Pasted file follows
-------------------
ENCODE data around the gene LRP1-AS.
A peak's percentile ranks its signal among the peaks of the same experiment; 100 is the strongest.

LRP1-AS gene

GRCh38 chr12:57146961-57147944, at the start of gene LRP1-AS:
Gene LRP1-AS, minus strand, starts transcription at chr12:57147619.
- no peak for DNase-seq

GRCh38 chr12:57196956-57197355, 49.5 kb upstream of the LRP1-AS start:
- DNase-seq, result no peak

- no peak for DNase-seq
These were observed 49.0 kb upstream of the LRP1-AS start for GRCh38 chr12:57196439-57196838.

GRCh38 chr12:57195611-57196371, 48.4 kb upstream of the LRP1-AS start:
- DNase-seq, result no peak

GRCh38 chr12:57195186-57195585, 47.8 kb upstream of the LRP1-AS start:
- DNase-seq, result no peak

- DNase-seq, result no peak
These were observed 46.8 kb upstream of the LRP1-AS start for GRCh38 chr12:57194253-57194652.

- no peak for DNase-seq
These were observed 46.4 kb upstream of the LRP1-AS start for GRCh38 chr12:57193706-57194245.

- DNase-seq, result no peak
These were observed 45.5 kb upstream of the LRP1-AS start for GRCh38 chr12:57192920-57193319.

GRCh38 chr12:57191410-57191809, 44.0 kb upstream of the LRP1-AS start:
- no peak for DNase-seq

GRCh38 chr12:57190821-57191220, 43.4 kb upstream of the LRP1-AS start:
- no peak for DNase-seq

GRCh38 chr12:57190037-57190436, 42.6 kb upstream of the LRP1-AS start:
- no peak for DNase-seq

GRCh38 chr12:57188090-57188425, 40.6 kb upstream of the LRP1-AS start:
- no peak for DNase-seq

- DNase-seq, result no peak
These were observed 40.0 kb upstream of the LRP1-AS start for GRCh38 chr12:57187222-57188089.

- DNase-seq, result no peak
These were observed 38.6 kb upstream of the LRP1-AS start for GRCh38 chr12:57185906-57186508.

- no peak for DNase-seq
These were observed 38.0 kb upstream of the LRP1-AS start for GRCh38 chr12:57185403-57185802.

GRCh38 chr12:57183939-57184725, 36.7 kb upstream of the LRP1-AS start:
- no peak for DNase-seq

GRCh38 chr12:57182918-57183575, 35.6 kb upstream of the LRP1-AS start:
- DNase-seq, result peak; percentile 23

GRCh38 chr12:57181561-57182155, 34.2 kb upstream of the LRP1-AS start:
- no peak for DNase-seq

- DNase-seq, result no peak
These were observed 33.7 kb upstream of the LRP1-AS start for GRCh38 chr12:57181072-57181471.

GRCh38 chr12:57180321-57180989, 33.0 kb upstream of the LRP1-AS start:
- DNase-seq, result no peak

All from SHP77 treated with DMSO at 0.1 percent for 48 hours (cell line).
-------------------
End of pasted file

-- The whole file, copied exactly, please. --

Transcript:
ENCODE data around the gene LRP1-AS.
A peak's percentile ranks its signal among the peaks of the same experiment; 100 is the strongest.

LRP1-AS gene

GRCh38 chr12:57146961-57147944, at the start of gene LRP1-AS:
Gene LRP1-AS, minus strand, starts transcription at chr12:57147619.
- no peak for DNase-seq

GRCh38 chr12:57196956-57197355, 49.5 kb upstream of the LRP1-AS start:
- DNase-seq, result no peak

- no peak for DNase-seq
These were observed 49.0 kb upstream of the LRP1-AS start for GRCh38 chr12:57196439-57196838.

GRCh38 chr12:57195611-57196371, 48.4 kb upstream of the LRP1-AS start:
- DNase-seq, result no peak

GRCh38 chr12:57195186-57195585, 47.8 kb upstream of the LRP1-AS start:
- DNase-seq, result no peak

- DNase-seq, result no peak
These were observed 46.8 kb upstream of the LRP1-AS start for GRCh38 chr12:57194253-57194652.

- no peak for DNase-seq
These were observed 46.4 kb upstream of the LRP1-AS start for GRCh38 chr12:57193706-57194245.

- DNase-seq, result no peak
These were observed 45.5 kb upstream of the LRP1-AS start for GRCh38 chr12:57192920-57193319.

GRCh38 chr12:57191410-57191809, 44.0 kb upstream of the LRP1-AS start:
- no peak for DNase-seq

GRCh38 chr12:57190821-57191220, 43.4 kb upstream of the LRP1-AS start:
- no peak for DNase-seq

GRCh38 chr12:57190037-57190436, 42.6 kb upstream of the LRP1-AS start:
- no peak for DNase-seq

GRCh38 chr12:57188090-57188425, 40.6 kb upstream of the LRP1-AS start:
- no peak for DNase-seq

- DNase-seq, result no peak
These were observed 40.0 kb upstream of the LRP1-AS start for GRCh38 chr12:57187222-57188089.

- DNase-seq, result no peak
These were observed 38.6 kb upstream of the LRP1-AS start for GRCh38 chr12:57185906-57186508.

- no peak for DNase-seq
These were observed 38.0 kb upstream of the LRP1-AS start for GRCh38 chr12:57185403-57185802.

GRCh38 chr12:57183939-57184725, 36.7 kb upstream of the LRP1-AS start:
- no peak for DNase-seq

GRCh38 chr12:57182918-57183575, 35.6 kb upstream of the LRP1-AS start:
- DNase-seq, result peak; percentile 23

GRCh38 chr12:57181561-57182155, 34.2 kb upstream of the LRP1-AS start:
- no peak for DNase-seq

- DNase-seq, result no peak
These were observed 33.7 kb upstream of the LRP1-AS start for GRCh38 chr12:57181072-57181471.

GRCh38 chr12:57180321-57180989, 33.0 kb upstream of the LRP1-AS start:
- DNase-seq, result no peak

All from SHP77 treated with DMSO at 0.1 percent for 48 hours (cell line).